Word learning and exemplar variability in preschoolers with language disorder

Do you have young children with developmental language disorder (DLD) on your caseload? Eighteen 4- and 5-year olds with DLD in a recent study learned new words with this treatment—and, even better, retained their word learning after three weeks.

The preschoolers with DLD were assigned to one of two groups. Both groups were exposed to real objects that represented the target vocabulary words, one- or two-syllable nouns, such as “hinge” and “tassel.” The only difference between the groups was the variability of the objects that the preschoolers were exposed to. For example, the no-variability group was taught the target word “hinge” with three very similar hinges. Alternatively, the other group was exposed to hinges that varied in size, color, and/or texture.

Training consisted of just 18 presentations of each target word—six presentations of each of the eight target words in three sessions within a three-week period—during fun activities such as building a robot and a pirate treasure hunt. The six presentations included the following:

  • a sentence from the activity directions

  • a statement

  • an imperative command

  • a question

  • a natural fifth and sixth presentation, based on the context of the activity

While both groups showed word learning gains during testing, the group exposed to a variety of objects during training performed significantly better during retention tasks three weeks later.

Check out the “Learning Activity” section of the article for examples of the models that you can implement during therapy along with examples of objects to represent the words you are teaching. Also, do note that there were individual learning differences—some children learned more target words than others.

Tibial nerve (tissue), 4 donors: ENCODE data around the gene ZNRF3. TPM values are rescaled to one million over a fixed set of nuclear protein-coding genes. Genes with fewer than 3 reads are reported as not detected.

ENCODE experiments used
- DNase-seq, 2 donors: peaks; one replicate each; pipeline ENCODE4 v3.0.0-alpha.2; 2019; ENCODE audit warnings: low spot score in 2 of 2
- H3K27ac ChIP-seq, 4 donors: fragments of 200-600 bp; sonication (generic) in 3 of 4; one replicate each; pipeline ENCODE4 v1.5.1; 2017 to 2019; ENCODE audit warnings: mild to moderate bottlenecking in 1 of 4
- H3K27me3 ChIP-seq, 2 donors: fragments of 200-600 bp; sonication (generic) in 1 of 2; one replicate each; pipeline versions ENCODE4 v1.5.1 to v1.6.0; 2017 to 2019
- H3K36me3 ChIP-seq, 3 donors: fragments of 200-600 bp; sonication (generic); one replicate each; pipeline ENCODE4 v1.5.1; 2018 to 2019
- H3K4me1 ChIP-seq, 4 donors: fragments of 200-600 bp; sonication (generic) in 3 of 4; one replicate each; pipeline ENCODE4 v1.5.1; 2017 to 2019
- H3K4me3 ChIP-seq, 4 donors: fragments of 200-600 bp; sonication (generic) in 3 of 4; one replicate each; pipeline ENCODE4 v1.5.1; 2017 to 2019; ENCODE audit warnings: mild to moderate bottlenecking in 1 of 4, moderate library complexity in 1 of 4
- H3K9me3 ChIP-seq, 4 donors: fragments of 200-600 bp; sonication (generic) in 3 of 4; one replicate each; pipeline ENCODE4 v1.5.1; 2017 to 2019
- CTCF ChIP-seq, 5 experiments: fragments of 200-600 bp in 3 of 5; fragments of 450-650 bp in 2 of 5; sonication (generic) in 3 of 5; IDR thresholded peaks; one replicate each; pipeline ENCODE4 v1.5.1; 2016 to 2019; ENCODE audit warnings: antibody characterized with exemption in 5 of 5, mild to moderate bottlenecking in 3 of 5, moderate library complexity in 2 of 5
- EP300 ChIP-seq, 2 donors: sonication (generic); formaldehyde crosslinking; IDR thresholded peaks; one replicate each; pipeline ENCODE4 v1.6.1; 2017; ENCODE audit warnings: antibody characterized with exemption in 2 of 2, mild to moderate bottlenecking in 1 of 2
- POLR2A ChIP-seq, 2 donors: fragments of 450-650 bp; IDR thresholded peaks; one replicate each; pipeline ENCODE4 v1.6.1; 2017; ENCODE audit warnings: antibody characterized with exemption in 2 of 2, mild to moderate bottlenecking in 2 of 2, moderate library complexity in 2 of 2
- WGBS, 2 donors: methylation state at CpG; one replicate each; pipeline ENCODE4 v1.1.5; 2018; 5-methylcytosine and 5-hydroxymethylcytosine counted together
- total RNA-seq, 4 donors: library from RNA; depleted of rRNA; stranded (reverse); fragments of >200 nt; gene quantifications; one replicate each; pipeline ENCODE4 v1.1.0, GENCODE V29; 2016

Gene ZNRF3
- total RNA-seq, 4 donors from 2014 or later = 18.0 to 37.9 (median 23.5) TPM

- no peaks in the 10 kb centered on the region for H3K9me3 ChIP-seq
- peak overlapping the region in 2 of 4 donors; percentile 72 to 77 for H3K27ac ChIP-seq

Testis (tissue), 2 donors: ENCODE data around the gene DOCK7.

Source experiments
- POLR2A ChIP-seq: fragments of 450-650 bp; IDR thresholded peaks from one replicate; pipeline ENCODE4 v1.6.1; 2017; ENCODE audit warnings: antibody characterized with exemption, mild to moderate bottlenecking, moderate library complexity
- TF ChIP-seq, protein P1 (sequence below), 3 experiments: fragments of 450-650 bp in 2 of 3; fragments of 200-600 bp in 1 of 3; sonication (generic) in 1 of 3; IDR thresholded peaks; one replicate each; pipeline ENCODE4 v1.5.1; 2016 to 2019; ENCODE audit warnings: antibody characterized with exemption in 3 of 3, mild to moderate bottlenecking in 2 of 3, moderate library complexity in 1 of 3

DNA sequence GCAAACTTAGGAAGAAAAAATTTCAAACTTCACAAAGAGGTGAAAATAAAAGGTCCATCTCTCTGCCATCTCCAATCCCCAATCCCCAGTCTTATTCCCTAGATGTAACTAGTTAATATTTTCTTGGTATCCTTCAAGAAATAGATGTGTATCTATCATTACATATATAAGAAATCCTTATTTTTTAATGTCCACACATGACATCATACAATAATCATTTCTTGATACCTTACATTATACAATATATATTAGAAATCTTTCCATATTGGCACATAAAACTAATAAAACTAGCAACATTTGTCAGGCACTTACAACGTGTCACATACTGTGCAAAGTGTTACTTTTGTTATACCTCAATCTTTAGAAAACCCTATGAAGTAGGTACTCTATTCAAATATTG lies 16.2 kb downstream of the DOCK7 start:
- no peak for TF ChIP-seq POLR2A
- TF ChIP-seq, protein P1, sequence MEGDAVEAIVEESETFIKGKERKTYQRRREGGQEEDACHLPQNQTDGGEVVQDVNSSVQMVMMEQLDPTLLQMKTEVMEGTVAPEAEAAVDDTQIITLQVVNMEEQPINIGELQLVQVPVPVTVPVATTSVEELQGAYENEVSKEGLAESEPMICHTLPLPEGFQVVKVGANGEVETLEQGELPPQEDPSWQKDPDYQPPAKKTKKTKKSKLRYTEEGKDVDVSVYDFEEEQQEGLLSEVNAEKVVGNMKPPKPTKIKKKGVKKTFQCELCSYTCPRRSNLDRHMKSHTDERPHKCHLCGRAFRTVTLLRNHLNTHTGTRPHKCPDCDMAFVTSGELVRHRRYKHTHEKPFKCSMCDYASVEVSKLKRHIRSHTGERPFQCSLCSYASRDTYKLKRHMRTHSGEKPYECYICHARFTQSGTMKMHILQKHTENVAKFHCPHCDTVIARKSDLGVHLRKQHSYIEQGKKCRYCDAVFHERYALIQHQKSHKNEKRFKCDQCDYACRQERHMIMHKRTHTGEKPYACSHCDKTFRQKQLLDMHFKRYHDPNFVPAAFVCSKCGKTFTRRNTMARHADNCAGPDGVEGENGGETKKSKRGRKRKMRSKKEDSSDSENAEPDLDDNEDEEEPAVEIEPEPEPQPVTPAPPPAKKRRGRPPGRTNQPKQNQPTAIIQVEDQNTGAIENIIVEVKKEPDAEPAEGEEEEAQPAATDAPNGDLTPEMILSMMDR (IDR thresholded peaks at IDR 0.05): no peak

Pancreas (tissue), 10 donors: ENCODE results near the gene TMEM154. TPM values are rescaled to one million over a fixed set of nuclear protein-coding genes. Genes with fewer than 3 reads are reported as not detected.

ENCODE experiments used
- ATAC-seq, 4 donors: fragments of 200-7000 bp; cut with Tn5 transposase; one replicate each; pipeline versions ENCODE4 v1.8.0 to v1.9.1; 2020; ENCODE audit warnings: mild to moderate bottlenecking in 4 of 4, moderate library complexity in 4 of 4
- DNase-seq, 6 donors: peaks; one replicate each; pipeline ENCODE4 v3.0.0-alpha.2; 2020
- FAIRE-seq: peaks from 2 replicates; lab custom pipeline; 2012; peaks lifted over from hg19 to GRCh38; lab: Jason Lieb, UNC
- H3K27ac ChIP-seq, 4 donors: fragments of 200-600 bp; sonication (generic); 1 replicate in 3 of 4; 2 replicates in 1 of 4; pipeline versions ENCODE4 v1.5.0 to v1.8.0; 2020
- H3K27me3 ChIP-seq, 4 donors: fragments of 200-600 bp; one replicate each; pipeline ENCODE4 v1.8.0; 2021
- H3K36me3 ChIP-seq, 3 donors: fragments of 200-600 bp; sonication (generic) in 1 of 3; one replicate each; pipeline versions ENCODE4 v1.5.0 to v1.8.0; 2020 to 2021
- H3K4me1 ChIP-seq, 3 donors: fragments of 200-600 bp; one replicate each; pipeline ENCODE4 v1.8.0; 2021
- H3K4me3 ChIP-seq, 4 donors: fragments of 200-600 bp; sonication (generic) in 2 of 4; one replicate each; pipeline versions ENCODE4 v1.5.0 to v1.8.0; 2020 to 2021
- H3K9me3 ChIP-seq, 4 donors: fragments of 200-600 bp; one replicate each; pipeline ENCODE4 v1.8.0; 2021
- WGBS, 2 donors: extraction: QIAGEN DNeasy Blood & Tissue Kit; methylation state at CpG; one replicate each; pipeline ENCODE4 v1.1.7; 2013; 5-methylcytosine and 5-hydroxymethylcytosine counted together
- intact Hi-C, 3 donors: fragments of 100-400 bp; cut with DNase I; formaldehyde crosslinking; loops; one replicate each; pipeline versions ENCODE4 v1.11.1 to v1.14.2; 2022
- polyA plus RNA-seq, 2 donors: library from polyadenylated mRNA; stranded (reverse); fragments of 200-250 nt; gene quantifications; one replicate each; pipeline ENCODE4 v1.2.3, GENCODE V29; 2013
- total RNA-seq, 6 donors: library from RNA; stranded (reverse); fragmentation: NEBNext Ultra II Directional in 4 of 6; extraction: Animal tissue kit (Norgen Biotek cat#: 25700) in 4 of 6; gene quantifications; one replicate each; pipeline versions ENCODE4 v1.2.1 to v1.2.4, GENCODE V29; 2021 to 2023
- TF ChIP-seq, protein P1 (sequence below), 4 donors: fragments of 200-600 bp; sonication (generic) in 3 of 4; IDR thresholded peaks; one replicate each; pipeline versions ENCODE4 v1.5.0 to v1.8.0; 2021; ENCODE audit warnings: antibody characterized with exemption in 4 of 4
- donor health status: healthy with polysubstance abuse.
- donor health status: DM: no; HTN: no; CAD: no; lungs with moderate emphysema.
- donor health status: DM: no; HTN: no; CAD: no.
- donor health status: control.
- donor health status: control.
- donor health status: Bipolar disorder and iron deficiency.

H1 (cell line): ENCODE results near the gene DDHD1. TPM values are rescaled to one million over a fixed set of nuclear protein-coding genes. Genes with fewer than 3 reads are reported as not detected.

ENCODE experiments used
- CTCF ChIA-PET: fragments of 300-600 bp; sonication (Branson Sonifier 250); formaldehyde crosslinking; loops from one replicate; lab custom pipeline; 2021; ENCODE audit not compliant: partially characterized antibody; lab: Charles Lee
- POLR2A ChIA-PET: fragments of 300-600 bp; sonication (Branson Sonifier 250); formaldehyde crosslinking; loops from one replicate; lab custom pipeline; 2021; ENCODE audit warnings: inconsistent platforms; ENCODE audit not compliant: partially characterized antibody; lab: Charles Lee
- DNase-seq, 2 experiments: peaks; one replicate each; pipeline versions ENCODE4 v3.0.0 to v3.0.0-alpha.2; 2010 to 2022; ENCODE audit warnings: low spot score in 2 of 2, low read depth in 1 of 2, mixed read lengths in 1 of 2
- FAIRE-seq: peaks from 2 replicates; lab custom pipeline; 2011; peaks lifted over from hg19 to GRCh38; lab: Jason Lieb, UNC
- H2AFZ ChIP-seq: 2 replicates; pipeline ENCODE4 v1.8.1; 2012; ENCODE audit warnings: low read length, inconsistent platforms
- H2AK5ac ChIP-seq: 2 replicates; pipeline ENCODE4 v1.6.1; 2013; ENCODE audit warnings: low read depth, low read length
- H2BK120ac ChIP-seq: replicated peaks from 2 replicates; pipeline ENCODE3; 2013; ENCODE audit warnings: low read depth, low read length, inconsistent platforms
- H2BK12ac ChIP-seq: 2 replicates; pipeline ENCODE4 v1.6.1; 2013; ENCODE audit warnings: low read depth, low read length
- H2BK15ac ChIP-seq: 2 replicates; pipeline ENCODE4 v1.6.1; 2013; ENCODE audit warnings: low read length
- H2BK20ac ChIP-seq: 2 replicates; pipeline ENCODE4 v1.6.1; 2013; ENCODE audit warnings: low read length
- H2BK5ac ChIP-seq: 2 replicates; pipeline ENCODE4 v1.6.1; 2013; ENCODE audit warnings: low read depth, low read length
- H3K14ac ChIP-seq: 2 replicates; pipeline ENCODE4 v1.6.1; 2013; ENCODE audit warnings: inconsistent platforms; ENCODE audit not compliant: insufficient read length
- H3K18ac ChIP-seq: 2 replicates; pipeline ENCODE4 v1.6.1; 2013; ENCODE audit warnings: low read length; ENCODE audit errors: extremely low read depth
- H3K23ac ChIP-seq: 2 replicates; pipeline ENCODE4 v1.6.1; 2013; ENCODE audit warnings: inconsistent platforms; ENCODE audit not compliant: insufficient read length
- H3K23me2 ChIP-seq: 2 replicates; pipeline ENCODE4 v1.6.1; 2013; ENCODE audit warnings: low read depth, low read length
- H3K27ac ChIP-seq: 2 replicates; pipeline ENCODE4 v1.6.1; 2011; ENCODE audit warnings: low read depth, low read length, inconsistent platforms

Aguilar, J. M., Plante, E., & Sandoval, M. (2017). Exemplar variability facilitates retention of word learning by children with specific language impairment. Language, Speech, and Hearing Services in Schools. doi:10.1044/2017_LSHSS-17-0031.


How many exposures required to learn a new word?

Interactive book reading* helps children learn new words. But does the same strategy, and same amount of instruction, help children with developmental language disorders, too?

_Identifying the presence of [language disorder] in [dual language learners] is a challenge; overidentificaiton and underidentification... are frequent._.png

In this study, 27 kindergarten children with nonverbal cognition > 16th percentile and language scores < 10th percentile participated in an interactive book reading* therapy program. To examine the effect of program intensity on word learning, the researchers exposed the children to four different therapy amounts. At the low end, the child would receive three instructional opportunities with a word, across four 20–30-minute treatment sessions (12 total exposures). This was the level that others have used to successfully teach new vocabulary to children from low-income households. However, for children with developmental language disorders, this study found that low level of word exposures to be inadequate. Instead, children with language disorders required 36 exposures to new words to learn them. Just how much therapy is this? Here, it was provided via six instructional exposures to the word per session (e.g. definition, synonym, example sentence, in-text), across six therapy sessions (6 x 6 = 36). Note that they tried a higher-intensity level, too, but learning plateaued. So—look at your lesson plans. Is that roughly what you’re providing? 

Note also that that these kids, on average, learned just a portion of the words treated. Also, not all responded well—“Children with lower phonological awareness, vocabulary, and/or nonword repetition scores were less likely to respond positively to the treatment.” Thus, aspects of the treatment, other than intensity, will need to be adjusted and examined to maximize the learning benefit.

Now here’s the exciting part—in the supplemental materials that accompany this article, the authors provide highly-detailed treatment protocols. The scripts tell you exactly what books they used, what words they targeted, and how, allowing you to efficiently replicate the treatment! 

*Interactive book reading is when an adult reads the text as written, but inserts questions, comments, and other dialogue to teach the text.

Storkel, H.L., Voelmle, K., Fierro, V., Flake, K., Fleming, K.K., Romine, R.S. (2016) Interactive Book Reading to Accelerate Word Learning by Kindergarten Children With Specific Language Impairment: Identifying an Adequate Intensity and Variation in Treatment Response. Language, Speech, and Hearing Services in Schools. doi:10.1044/2016_LSHSS-16-0014.


Vocabulary intervention for at-risk adolescents